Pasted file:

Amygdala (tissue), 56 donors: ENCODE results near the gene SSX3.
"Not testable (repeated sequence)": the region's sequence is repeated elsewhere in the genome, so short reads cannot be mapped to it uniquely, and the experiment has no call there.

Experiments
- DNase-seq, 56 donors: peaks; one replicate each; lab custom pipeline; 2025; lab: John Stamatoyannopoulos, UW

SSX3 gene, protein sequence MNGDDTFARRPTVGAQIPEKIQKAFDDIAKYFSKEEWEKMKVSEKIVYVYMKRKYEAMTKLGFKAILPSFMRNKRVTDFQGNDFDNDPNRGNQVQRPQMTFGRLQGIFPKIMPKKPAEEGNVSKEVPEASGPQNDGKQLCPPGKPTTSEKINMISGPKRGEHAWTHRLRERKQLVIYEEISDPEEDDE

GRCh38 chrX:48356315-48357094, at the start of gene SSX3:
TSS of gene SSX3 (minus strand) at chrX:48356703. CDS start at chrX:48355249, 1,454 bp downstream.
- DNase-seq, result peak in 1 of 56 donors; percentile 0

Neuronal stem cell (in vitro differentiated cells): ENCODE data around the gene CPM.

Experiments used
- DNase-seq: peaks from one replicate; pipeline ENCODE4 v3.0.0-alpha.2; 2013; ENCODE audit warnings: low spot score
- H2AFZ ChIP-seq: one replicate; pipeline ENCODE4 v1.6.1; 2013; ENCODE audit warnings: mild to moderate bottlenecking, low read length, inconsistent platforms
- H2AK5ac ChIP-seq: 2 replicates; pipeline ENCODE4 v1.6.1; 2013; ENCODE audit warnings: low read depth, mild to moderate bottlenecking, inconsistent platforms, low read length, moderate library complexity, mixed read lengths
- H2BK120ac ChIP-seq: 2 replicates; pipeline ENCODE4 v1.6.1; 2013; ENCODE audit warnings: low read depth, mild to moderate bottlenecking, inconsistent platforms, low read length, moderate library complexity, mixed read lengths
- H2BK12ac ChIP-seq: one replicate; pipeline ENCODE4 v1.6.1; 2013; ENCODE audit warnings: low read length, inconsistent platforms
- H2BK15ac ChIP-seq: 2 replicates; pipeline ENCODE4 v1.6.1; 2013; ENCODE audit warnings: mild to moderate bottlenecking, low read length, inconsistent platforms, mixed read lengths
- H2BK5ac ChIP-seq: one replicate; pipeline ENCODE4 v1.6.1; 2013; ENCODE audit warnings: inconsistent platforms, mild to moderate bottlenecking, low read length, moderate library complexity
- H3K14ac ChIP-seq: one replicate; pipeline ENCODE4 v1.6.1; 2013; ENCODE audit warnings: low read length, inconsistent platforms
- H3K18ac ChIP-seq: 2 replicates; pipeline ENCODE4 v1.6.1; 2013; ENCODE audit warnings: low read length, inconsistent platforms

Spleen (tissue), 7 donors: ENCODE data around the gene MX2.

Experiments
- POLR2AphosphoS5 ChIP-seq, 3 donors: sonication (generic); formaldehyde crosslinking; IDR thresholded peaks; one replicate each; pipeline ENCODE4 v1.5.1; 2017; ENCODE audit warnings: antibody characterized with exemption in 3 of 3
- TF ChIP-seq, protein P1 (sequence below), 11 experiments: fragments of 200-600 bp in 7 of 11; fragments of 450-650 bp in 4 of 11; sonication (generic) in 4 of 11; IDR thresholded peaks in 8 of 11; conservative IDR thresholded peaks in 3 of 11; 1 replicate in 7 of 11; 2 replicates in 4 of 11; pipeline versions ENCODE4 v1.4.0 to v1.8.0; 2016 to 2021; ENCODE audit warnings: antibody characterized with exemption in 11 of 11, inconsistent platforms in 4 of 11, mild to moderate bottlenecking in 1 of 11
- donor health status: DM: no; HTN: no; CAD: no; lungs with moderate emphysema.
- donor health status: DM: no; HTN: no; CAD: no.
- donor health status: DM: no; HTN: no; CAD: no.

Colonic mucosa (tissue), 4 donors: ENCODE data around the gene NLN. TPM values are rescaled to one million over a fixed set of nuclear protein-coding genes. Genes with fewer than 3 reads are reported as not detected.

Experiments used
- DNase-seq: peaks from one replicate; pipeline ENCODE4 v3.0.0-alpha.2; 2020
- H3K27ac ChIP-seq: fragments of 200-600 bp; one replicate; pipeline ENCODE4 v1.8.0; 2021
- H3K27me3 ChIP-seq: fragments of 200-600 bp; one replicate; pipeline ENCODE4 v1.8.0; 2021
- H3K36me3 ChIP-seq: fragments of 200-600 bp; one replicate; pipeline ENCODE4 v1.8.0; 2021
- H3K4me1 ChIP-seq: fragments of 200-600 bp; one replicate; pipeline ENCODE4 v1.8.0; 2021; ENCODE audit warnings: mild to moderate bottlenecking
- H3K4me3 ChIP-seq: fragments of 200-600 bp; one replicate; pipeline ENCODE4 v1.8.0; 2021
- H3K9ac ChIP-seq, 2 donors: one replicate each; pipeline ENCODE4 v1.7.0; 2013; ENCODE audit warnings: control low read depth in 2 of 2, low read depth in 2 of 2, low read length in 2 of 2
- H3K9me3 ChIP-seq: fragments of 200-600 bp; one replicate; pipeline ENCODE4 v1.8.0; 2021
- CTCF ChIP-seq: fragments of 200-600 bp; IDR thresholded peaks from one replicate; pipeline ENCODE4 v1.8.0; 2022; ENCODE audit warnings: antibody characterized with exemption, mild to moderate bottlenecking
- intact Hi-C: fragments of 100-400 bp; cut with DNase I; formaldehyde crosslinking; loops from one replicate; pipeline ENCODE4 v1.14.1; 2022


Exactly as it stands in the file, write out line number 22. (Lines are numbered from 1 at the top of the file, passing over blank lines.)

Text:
- POLR2AphosphoS5 ChIP-seq, 3 donors: sonication (generic); formaldehyde crosslinking; IDR thresholded peaks; one replicate each; pipeline ENCODE4 v1.5.1; 2017; ENCODE audit warnings: antibody characterized with exemption in 3 of 3